Blackjack with the translucent waterproof playing cards.

The only downside we’ve discovered is that they’re not entirely opaque. Beware that if there’s any more than an average amount of light coming in from behind, your hand will easily show through to your opponent.

The waterproof cards are $13 after shipping.

Winter Camp Out Long Overdue

Setting up camp with the kids on the west bank of the majestic Wagon Train lake.

To my regular readers, I want to apologize for the empty chasm between my last post and this one. It has been far too long since I’ve written, and I’m sure the silence has been bewildering and unbearable. I’m back for good this time, I promise. It won’t happen again.

To everyone else, welcome to dad vs wild, where you’ll find regular updates on the mini-epics of me and my fam, plus an occasional gear review. I pretty much post every week, unless I have more important things to do, like live my life, in which case months may pass without so much as a phone call.

Today, I’m both excited and embarrassed to report that we finally made it into the woods for our first camp out of the season, and the year. Last Friday, I recruited four out of five kids for a night on the marshy banks of Wagon Train lake. Fingers and toes got cold, and a few tears were shed. Otherwise, it was mostly smiles, so, a minor success, which I consider a major success.

The kids finally subdued, by food and fire.

Wagon Train is one of the dozen or so dammed-creeks-turned-reservoirs close to Lincoln. In the spring and summertime, it’s generally a hot swampy mess, thick with mud, and crowded with mosquitoes, ticks, and foliage. But in the fall and winter, all the other forms of life either dry up or hibernate, leaving a bleak but peaceful landscape for us and the owls.

We typically park on the west side and hike north into the woods until we find a flat, dry spot without too much bramble. Like the last few trips, this one was about as simple as it gets. We walked in half a mile, pitched tents, built a bonfire, and cooked hotdogs on sharpened sticks before snuggling up in our sleeping bags. It was breezy but not unreasonably cold, with highs in the 30s and lows in the low 20s.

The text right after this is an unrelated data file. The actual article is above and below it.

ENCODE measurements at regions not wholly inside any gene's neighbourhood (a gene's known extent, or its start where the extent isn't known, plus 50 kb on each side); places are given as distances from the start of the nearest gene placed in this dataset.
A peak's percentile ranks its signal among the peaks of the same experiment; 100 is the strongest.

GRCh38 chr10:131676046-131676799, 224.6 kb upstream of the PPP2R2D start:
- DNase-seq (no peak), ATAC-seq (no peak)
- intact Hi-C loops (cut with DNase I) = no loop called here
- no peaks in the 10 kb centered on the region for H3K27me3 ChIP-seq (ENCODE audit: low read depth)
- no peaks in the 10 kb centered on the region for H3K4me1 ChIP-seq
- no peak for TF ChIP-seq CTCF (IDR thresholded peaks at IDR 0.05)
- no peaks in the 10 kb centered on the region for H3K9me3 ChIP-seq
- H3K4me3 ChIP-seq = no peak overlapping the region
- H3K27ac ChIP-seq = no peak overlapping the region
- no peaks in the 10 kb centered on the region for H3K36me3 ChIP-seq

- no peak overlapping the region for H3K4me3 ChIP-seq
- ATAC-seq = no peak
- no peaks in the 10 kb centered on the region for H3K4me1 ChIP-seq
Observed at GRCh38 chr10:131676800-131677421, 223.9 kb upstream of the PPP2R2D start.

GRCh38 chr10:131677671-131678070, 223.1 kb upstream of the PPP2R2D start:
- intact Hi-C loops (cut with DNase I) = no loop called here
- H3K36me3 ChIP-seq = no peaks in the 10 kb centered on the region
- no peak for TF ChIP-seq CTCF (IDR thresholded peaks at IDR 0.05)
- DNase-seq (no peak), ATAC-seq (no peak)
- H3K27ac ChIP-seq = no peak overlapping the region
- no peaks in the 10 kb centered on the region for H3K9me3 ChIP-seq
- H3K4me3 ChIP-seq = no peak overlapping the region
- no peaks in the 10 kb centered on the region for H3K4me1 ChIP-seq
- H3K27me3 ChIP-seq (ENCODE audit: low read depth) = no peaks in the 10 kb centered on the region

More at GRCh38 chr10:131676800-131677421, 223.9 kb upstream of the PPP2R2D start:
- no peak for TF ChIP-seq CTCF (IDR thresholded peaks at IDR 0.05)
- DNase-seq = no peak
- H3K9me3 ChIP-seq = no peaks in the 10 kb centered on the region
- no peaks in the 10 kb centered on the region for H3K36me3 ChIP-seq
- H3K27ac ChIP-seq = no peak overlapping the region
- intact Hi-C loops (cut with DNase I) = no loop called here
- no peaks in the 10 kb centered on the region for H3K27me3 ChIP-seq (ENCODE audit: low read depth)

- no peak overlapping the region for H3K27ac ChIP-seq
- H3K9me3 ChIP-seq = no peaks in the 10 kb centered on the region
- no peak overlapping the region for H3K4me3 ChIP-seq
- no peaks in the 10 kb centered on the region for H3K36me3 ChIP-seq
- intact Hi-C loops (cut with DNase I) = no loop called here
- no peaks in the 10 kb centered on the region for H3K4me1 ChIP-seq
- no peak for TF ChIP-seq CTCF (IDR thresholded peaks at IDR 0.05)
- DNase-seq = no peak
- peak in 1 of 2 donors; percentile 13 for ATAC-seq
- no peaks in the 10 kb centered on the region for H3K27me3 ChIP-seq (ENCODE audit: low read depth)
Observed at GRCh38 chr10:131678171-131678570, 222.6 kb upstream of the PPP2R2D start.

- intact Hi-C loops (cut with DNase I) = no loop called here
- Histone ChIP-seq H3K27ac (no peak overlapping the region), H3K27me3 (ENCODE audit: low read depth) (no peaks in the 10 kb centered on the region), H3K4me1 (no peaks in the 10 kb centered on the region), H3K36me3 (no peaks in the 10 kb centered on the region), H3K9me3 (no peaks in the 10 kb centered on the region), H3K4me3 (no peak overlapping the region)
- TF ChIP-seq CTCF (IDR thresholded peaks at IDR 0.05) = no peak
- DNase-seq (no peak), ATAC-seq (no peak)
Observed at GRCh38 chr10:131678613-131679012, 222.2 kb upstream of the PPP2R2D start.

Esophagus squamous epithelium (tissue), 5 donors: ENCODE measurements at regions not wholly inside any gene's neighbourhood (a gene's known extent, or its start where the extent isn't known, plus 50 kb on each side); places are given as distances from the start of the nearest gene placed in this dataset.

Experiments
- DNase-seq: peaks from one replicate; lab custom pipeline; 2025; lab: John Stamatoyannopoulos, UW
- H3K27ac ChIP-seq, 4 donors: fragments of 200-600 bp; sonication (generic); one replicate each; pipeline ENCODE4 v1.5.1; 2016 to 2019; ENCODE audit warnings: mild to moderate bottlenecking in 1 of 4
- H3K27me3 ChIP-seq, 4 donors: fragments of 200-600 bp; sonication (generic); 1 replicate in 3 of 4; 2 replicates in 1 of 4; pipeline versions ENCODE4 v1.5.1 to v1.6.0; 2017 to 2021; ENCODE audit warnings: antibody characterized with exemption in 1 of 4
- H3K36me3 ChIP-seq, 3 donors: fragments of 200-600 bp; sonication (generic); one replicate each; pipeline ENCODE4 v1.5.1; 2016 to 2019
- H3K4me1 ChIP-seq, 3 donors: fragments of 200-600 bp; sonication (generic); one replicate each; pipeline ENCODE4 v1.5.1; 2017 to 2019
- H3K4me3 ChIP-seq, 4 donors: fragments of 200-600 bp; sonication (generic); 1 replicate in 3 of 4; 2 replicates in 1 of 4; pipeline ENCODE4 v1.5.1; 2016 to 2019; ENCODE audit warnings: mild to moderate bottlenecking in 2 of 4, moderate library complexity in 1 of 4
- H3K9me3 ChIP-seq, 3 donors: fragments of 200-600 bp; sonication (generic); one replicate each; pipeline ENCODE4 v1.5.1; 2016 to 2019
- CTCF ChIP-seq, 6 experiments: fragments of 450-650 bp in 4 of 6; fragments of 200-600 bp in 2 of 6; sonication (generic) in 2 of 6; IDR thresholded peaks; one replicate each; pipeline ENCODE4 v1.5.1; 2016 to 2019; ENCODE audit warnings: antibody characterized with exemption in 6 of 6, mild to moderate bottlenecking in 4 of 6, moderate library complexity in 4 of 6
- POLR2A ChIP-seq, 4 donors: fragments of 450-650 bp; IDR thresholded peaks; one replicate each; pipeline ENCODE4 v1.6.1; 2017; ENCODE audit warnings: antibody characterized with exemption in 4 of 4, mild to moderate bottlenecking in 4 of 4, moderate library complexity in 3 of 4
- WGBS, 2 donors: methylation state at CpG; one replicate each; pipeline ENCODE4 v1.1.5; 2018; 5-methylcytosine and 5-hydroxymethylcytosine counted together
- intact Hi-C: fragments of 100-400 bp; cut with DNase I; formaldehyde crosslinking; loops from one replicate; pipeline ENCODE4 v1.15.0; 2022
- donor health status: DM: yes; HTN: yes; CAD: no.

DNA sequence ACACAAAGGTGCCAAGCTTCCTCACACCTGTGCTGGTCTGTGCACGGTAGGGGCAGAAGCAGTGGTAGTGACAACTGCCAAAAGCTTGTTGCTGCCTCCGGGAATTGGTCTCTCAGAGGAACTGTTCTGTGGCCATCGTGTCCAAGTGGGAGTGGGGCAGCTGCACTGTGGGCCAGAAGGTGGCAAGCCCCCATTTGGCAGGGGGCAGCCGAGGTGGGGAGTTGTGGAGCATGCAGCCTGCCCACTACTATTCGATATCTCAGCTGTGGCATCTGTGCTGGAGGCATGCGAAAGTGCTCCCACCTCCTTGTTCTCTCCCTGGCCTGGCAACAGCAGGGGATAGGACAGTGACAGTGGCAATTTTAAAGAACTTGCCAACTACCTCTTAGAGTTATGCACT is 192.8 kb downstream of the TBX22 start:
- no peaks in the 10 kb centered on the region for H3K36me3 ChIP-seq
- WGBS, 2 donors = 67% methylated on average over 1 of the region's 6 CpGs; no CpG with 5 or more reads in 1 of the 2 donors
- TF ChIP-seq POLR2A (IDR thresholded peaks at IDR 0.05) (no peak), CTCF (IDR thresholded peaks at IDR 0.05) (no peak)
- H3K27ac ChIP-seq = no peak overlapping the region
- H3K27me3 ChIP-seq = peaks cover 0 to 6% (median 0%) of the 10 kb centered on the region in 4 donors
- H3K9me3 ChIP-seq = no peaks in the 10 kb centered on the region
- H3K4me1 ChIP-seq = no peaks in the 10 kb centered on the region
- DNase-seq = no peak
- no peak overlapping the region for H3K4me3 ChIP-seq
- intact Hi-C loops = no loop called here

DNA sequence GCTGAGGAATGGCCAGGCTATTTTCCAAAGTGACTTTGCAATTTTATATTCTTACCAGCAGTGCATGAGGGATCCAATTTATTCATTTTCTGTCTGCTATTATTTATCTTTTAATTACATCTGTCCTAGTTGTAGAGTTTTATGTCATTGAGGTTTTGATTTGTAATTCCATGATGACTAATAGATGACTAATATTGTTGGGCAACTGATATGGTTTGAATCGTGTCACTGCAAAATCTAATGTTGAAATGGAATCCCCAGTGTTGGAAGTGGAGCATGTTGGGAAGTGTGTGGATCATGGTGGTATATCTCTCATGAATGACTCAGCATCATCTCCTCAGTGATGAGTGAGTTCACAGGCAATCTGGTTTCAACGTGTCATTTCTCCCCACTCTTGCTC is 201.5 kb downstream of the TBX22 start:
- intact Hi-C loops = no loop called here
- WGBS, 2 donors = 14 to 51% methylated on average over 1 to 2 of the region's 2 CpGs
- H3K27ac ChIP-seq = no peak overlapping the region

Boiling water for breakfast, a combo of nearly expired freeze dried eggs and spaghetti
Boiling water for breakfast, a surprisingly tasty combo of nearly expired freeze dried eggs and spaghetti

Some things I’m learning about winter camping with kids, and a dog:

  • At this point, our younger two (three and five years old) are able to pack and carry their own clothes, water, and some food. But they still haven’t figured out how to keep their extremities warm. Pockets are for rocks, shells, and miscellaneous objects that look cool and are probably worth lots of money, but are actually worn down pieces of trash. So, after getting to camp, the first thing I do is put up a tent and lay out a sleeping bag where the littles can recoup from their long, slow walk in. This ties them over until the fire is ready.
  • Kids under six are still learning that pee and poo should be taken care of with more than eight seconds of forethought. As with their fingers and toes, which are just fine until they’re frozen stiff and everyone is sobbing, potty needs are put off carelessly until the insulated snow clothes almost become a giant diaper. Regular, mandatory potty breaks are key. It’s like on a road trip, but much worse.
  • The dog still has no idea how to sleep out in rural Nebraska in the winter. He paces the tent and barks all night. More here. My current solution is to take him to the truck around 9PM and leave him in the back seat until morning. In warmer weather, we’d leash him to a tree.
  • The harebrained parent supervising this outing needs to stay calm, even when everything spirals downward into a cold whirlpool of tears and pee. These kids are champs just for being here. Power through the challenges, and soak in the successes, like telling fantastical bedtime stories under a dark wintery sky before sleeping warmly next to the greatest kids on earth.
  • Apparently, geese are just as nocturnal as owls, and dogs. Please remind me to bring ear plugs next time. I love listening to the sounds of nature at night, but only for like an hour, not seven.